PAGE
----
Saturday, February 07, 2009

Minimalist Monochrone or Characterful Colour?

I am always surprised at how a few hours can change your outlook - here, our vista: look at how the landscape has changed in just the space of 7 hours. The picture of Carter by the dilapidated garage was taken at about 9.30 in the morning yesterday, and the following image was taken at about 4.30pm the same day. Such colour in the second one as opposed to minimalist monochrome of the first.

I'm thinking George the cat doesn't like snow! This may be the first time he has experienced it - actually, I'm pretty sure it is as he was about a year old when we homed him last April and snow hasn't been seen down this part of Devon for a few years. Poor chap, he really hates it when I launch him into the white wilderness a couple of times a day to do what he has to do... and then shut the door quickly so he doesn't come back in (bad, bad mum!!) - I'd rather that than a litter tray in the house (or worse).

This morning, much has frozen so it is becoming lethal underfoot - we may still be housebound for another day.

Friday, February 06, 2009

Striding on...

Yes, I have finally tidied the mess that is my head - aka my studio! Just didn't quite get round to posting the pics. What do you think? I certainly feel much calmer and more organised now my surroundings are less of a tsunami.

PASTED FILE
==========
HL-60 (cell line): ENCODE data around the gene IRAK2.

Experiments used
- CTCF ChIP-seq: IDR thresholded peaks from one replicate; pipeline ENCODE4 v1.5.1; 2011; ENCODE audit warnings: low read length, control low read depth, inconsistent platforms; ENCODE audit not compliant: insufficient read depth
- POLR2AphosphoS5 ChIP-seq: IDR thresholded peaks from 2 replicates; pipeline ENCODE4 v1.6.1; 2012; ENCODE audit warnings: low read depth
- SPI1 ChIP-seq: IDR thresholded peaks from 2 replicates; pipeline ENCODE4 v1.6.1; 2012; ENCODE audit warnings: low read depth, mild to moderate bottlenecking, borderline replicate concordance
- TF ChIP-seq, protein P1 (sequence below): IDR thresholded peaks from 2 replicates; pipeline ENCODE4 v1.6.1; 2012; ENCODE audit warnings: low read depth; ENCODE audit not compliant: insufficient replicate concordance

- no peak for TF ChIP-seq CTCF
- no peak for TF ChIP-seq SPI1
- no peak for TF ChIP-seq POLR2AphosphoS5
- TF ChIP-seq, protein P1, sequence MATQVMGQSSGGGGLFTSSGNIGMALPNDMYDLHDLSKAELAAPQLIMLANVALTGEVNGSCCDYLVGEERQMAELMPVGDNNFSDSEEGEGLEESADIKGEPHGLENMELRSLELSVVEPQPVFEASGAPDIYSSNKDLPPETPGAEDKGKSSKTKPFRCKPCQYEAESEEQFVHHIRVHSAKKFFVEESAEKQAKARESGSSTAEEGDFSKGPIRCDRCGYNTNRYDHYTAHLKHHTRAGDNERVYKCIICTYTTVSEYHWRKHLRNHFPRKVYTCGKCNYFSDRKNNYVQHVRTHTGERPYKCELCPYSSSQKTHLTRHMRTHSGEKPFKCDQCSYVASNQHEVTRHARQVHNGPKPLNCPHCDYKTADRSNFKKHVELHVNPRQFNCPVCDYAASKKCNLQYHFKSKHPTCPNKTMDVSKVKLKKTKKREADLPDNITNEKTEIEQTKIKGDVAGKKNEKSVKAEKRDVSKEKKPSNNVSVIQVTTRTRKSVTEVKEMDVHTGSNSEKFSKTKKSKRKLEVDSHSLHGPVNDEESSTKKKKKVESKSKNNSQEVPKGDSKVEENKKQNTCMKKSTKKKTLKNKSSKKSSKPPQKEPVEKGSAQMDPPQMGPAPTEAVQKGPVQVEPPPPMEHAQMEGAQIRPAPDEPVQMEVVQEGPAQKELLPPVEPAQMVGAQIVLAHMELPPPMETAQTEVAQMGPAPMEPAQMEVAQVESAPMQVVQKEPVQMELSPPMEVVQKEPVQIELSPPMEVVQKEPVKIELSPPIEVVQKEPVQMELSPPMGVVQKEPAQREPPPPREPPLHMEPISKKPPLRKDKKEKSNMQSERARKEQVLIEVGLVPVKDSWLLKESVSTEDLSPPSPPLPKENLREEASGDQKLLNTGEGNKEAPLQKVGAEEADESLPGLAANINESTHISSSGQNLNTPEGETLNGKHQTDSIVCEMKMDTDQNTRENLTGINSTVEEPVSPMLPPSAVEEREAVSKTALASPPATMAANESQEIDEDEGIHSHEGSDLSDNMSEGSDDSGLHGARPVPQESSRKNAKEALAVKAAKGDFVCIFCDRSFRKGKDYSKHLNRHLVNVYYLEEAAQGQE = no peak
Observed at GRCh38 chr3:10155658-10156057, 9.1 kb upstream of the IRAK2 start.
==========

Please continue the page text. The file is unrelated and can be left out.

We had a little snow earlier in the week and I bemoaned the fact that it wasn't enough. Well, it is said that best you be careful of what you wish for... we've been hit four square here in our little corner of East Devon. We are well and truly snowed in as even the 4x4 cannot get up the track onto the main road (ha - the lane we call the main road is nothing like a good old council cared for A or even B road and will never see the flashing lights of a snow plough!).

Yesterday evening, driving home at around 11.30pm from work, the journey took me 50 minutes rather than the usual 20. I decided to take a different route that usual to avoid the high road from Sidmouth to Honiton and drive via West Hill and use the A30.